Wait now, he did help her disrobe Wilson after all, peeling away the damp socks, the stained pullover, the canvas pants, stiff from dried mud and muck. The farmer’s naked person was bordering on the macabre. It was like an exhibit people might pay a small fee to look over and afterwards feel exhausted by. His penis was tiny and thin, the hood chapped and wrinkled; the Bastard reached out and flicked the tip. Scowling, Molly asked him not to touch her father.

“That, and don’t give him any rye,” he said.

“You think I’m making a joke, but another dose of alcohol might kill him.”

“Here is the most interesting statement I’ve heard in hundreds of hours.”

Molly, cautiously: “Why won’t you tell me your name?”
But the Bastard was distracted by the odors Wilson was now sharing with the room. He hadn’t noticed at first, but all at once it was as though a pair of black-smoke hands had him gripped about the throat. Molly, too, could not ignore the stench. They turned longingly to the window.

“O, fickle wind,” said the Bastard, “will you never push when I wish you to push?”

Molly laughed a third time; the Bastard, not at all. Her gladness dried up at once, and what remained was confusion, also a vague lust — but mainly confusion. Who was this person in her home? What were his plans? And if she found these untoward, what might she do to prevent him from seeing them through? She had not spoken with anyone other than her father in so many days and nights.

“Come away,” she said. “I will see you out.”

Now the Bastard laughed.

They moved downstairs to sit together and drink weak tea. The Bastard said, “I expect your man will be by soon enough, and that he will wish to strike me down for my impertinence and forcefulness.”

“Oh, no,” said Molly.

“He is traveling, is that it?”

“He is not…” She shook her head. “There is no he.”

“He hasn’t died?”

“There is no one,” she answered tiredly. “There is never anyone.”

“Of course,” said the Bastard. “Yes, now I can see that. For if there were a man, you would not have those marks on your wrists and arms. If I were yours, there wouldn’t be.”

Molly watched him. Pointing at the golden band, she asked, “But why do you speak like this, when you are already another woman’s man?”

“What? Oh, this.” He had forgotten he was wearing the ring. He thought back to the man he had stolen it from, how fat he had been, how difficult it had been to remove. He pulled the band from his finger and pushed it across the table. Puzzled, she took it up and studied it politely.

When she pushed it back, he returned it to her.

“What?”

“Put it on.”

“Why?”

“Because I love you.”

A flush of blood to her cheek and breast, and the Bastard became hugely engorged under the table. Later, after the re-opening of the rye, they fell to the floor before the stove and consummated a mutual admiration, which even for the Bastard was part-way genuine. After she had fallen asleep, he stayed awake a long while, looking out the high window at the stars in the sky. His mind was an illuminated scrim with nothing at all behind it.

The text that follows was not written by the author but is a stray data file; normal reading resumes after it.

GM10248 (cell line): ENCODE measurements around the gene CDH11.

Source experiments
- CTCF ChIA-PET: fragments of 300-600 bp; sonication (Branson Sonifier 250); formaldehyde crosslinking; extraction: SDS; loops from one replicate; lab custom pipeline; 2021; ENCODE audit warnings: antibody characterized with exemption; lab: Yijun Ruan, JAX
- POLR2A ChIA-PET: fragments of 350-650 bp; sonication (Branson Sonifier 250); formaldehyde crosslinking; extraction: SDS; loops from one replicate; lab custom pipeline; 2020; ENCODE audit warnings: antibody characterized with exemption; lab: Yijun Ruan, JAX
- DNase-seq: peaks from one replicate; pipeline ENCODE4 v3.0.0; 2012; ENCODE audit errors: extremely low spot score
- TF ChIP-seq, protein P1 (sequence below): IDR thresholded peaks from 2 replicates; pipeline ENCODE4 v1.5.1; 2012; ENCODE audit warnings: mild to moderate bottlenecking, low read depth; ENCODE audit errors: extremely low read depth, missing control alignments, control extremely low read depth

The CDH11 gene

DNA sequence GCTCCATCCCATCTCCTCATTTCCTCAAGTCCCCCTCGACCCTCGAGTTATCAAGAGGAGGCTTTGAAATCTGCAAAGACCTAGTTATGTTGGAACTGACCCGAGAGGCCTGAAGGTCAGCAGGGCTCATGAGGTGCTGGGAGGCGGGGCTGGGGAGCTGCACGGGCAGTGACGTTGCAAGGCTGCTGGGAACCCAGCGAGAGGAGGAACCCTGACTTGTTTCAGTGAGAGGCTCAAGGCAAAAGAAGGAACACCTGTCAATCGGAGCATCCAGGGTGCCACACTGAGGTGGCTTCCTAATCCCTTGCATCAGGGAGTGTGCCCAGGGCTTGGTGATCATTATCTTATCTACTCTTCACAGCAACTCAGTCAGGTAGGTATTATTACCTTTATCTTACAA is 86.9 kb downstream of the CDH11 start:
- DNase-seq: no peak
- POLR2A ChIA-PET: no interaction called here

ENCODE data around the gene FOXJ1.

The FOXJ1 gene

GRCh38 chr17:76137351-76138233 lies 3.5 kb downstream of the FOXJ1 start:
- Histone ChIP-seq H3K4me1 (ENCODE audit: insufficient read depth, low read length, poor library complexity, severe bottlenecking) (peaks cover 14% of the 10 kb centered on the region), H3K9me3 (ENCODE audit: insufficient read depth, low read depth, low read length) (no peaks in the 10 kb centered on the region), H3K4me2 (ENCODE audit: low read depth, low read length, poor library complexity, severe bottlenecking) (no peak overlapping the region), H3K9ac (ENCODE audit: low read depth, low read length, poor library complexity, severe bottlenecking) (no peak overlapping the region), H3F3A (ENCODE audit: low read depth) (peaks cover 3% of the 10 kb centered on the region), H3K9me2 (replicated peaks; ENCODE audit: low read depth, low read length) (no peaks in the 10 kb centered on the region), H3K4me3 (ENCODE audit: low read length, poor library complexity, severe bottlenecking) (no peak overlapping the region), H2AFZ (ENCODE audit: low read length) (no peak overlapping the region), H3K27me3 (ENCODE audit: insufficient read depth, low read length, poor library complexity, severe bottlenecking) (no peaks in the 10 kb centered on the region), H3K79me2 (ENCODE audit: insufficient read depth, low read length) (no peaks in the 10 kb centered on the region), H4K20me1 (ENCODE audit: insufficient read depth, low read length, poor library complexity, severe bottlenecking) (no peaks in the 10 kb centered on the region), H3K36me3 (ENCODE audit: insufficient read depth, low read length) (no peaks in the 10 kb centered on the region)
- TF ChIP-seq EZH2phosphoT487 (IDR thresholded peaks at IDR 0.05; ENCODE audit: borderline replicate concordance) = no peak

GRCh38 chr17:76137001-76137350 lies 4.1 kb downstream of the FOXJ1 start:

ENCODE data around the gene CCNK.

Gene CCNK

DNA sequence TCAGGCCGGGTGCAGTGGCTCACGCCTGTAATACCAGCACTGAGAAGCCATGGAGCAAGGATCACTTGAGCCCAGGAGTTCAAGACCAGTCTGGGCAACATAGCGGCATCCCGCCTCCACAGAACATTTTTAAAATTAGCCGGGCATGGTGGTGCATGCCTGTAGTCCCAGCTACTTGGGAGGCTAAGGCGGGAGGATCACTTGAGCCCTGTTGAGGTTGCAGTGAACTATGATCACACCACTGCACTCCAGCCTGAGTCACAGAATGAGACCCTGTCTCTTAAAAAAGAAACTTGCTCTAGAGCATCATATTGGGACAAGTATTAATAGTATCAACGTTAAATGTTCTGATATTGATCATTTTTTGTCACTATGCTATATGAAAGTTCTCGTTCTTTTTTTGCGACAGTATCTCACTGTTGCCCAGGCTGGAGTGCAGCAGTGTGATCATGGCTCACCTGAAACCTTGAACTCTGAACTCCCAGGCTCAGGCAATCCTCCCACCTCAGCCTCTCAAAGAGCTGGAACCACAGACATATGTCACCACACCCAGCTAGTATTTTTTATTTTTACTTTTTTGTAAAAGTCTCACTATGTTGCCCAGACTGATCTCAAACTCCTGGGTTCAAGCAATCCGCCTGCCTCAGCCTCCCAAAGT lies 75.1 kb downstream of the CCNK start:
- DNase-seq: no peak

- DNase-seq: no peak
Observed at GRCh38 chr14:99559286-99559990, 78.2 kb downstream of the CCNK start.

The next morning, Wilson staggered down the stairs, a dedicated pain clamping his brain and eyes and teeth. As such, he was in a foul mood before he found his daughter and the Bastard wrapped in a naked embrace on the ground. He paced awhile, then removed his shotgun from the wall. The muzzle was cold against the Bastard’s chest; when he gasped, Molly awoke, speaking calmly, sanely: “But Father, you mustn’t. We’re to be married.” She pointed at the field of wheat behind the farmhouse. “There,” she said. The Bastard and Wilson both squinted to look.

The Bastard was happy all that week, and he fell into the wedding preparations with an atypical enthusiasm. Riding Wilson’s horse into town, he introduced himself to the dressmaker and tailor, the baker, the butcher, the priest, the jeweler, and grocer, explaining to all his predicament, which was this: despite his already being engaged to another, he had fallen quite unexpectedly and hopelessly in love with Molly Wilson, and they were to be married that very Sunday, as per her wishes. Of course, as everyone in town knew, Molly’s father had no money to speak of, and his meager crops could not be harvested for many weeks.

But no matter, the Bastard had sent a letter to his bank in N______, with instructions to empty his account and remit the balance just as soon as they were able. He admitted this was no pittance, and that, truth be told, he might pay for ten weddings one after the other and not lose so much as a moment’s sleep worrying about the expense. But, he explained, the bank could not be expected to return him his funds in so short a time, which was why he was now forced to throw himself upon the township’s mercy and request a line of credit. At the start, this went poorly, and he was rejected by all. When he returned the next day with the lovely Molly at his side, however, the vendors found themselves all the more inclined to assist this charming young couple, so clearly enamored of one another, and at last the Bastard’s every wish for the most lavish celebration was granted, and without a single penny paid out in advance.

The times they were not preparing for the wedding and making plans for their future, Molly and the Bastard were consummating. They consummated in every room in the house, including her father’s. They consummated in the barn, in the loft, in the stalls, and even in the wheat fields, hunched over like animals. Molly was an excellent consummator. The Bastard was surprised. You never can tell, he thought. The wedding drew near and there was virtually no chance she was not pregnant, which pleased him. Wilson, for his part, lay immobile most every day. The Bastard had had several cases of ale delivered to keep the old man quiet, which proved a shrewd and effective measure.